Today it was time to head south and in due course I crossed the Rappahannock bound for The Chancellorsville Battlefield. Chancellorsville is, I feel, a fascinating battle yet one I’ve not tried to recreate on the wargames table. Why, well I’ve always been nervous that historically the Union player would always feel hard done by with Jackson turning up on his flank. That said I’ve pondered running it as a hidden scenario. In some ways however the the card scenario system included in the Volley & Bayonet rules could produce part of the surprise.
Anyway, my tour started at the visitor centre and the suggested tour route means the battle is not done in order. A necessity really given the Orange Turnpike is a major highway. My photos will not follow the course of the tour, but rather the battle, give or take some variation.
Let’s start with some entrenchment so near along Anderson’s line. Anderson & McLaw having stayed under direct command of Lee whil Jackson undertook his flank march. There are actually several locations where entrenchment so are visible. All are showing 150 years of erosion, yet remain interesting. You can see as the war develops the increasing importance placed on entrenchments.
I decided to embark on my own flank march and retraced the route that Jackson Corps took. Below, the Lee – Jackson bivouac point where the Lee determined to set the march in progress.
Next stop was the Catherine Furnace ruins where Jackson headed southwest and Georgian troops fought a covering action. The furnace was an iron forge, prior to the war deemed uneconomic it was bought back into production by the South.
The road today is apparently wider than it was in 1863 and kept unsealed to give it historic feel. I must say it was very thought provoking following this road trodden by 30,000 men and by 100 cannon and wagons. It stretched for several miles, eight if I recall the signs, with men marching four abreast.
Arriving late in the day on the Union left Jackson deployed his troops and attacked. The centre of his line was generally in the vicinity of this point, on the west of the park and just off the Orange Turnpike. Each side of this point Cenfederates stretched north and south for a mile. Coming out of the woods, behind me, the Confederates advanced east rolling up Howard’s Corps.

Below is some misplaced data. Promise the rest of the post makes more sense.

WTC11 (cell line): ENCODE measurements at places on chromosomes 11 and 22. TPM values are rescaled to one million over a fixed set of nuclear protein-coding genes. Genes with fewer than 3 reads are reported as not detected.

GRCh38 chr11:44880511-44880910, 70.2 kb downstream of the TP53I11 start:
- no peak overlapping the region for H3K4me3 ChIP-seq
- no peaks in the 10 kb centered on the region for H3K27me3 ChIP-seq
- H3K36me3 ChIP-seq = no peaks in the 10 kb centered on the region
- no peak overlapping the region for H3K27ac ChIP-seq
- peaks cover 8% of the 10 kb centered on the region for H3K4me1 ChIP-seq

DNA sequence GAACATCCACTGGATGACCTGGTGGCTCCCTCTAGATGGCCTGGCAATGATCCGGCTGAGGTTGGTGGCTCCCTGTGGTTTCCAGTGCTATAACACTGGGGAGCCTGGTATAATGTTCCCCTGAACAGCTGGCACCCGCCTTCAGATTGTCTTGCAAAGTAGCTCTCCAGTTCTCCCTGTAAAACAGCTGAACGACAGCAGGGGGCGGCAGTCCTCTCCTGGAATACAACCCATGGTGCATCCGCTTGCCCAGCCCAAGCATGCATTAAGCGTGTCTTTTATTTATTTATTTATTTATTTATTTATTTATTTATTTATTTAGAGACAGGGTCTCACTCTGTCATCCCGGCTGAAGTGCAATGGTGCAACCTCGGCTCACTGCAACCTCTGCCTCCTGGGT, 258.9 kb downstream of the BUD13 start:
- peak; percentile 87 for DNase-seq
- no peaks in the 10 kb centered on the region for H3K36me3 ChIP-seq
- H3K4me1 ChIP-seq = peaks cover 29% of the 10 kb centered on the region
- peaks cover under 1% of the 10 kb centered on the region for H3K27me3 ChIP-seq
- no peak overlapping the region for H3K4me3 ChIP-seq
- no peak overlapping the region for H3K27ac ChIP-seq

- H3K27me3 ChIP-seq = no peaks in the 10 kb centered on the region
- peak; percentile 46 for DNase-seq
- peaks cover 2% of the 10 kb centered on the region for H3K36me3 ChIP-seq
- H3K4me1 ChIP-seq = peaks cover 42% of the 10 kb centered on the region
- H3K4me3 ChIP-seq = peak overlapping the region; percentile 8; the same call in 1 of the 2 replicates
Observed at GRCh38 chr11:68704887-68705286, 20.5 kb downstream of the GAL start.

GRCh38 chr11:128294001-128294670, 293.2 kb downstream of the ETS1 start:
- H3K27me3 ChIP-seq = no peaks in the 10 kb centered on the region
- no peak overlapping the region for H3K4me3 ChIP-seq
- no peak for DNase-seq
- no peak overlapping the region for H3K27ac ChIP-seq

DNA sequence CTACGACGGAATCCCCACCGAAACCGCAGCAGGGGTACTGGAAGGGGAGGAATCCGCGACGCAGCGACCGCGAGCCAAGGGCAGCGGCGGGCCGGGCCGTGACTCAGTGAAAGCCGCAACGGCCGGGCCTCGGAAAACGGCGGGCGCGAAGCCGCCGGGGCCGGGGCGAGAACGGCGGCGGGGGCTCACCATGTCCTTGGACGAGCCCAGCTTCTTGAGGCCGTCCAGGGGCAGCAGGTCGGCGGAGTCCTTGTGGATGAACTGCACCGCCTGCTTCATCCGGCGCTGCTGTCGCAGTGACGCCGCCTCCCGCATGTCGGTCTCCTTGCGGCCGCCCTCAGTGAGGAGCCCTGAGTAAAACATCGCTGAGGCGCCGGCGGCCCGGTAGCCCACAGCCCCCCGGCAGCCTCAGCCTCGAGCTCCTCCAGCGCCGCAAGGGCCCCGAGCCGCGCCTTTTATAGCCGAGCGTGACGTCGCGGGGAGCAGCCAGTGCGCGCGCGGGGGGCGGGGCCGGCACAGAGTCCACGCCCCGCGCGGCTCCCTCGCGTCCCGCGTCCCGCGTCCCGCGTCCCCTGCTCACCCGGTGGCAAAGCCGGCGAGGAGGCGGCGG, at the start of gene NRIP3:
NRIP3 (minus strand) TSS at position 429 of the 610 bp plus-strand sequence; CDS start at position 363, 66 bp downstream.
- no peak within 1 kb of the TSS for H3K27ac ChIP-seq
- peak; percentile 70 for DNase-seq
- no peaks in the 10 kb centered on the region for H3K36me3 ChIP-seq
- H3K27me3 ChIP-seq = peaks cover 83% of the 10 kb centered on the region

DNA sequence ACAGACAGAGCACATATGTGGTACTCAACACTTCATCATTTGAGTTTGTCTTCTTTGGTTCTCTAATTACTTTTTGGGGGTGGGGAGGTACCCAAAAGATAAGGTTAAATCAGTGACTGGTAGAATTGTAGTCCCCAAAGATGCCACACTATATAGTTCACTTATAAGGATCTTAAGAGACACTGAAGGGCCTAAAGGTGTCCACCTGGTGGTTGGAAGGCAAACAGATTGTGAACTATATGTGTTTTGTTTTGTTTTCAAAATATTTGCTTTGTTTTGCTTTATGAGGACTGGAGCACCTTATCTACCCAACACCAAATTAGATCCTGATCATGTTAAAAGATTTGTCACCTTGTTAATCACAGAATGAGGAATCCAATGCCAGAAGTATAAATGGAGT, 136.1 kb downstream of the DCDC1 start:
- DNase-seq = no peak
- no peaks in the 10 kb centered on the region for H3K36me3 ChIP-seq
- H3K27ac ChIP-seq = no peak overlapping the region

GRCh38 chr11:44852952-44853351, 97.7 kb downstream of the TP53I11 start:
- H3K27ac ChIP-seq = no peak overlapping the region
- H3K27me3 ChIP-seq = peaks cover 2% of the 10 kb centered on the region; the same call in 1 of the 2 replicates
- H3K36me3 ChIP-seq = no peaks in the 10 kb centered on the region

Moving east again we find ourselves in the area of the visitor centre which was the location of Jackson’ wounding by friendly fire, and this monument that marks the event as well as his evacuation.
Continuing slightly further east we come to the Chancellor House site, or the remains of the foundations. Joe Hooker was knocked over here by debris, but recovered sufficiently to continue commanding. It was and still is a busy crossroad.
Across the road and only faintly visible in the photo is the brick walls of a cemetery and Fairview. Which also marks the Fairview Union gun line. I found this particularly interesting. Why you ask?
Because a number of Union gun pits were facing southeast. The remains of which can be discerned in the centre of the photo above. Clearly Howard was not alone in being surprised by Jackson’s attack from the west.
Now a couple of photos from the Confederate clearing at Hazel Grove looking down to the Union gun line at Fairview.
Described as one of the finest Confederate artillery success more than 30 Confederate guns were deployed here to bombard, successfully, the Union gun line at Fairview. Simultaneously the woods to each side where the scene of much desperate fighting.
Hazel Grove is about half the size as it was in 1863, likewise the corridor between it at Fairview is narrower. Even if Hazel Grove was twice the size in 1863 the artillery here must have been very restricted.
Well that brings a brief post on Chancellorsville to conclusion. I had heard that Chancellorsville was not the best of battlefields to visit. While it is very different to those I’ve visited so far, I found it extremely interesting, indeed I would rate it as outstanding.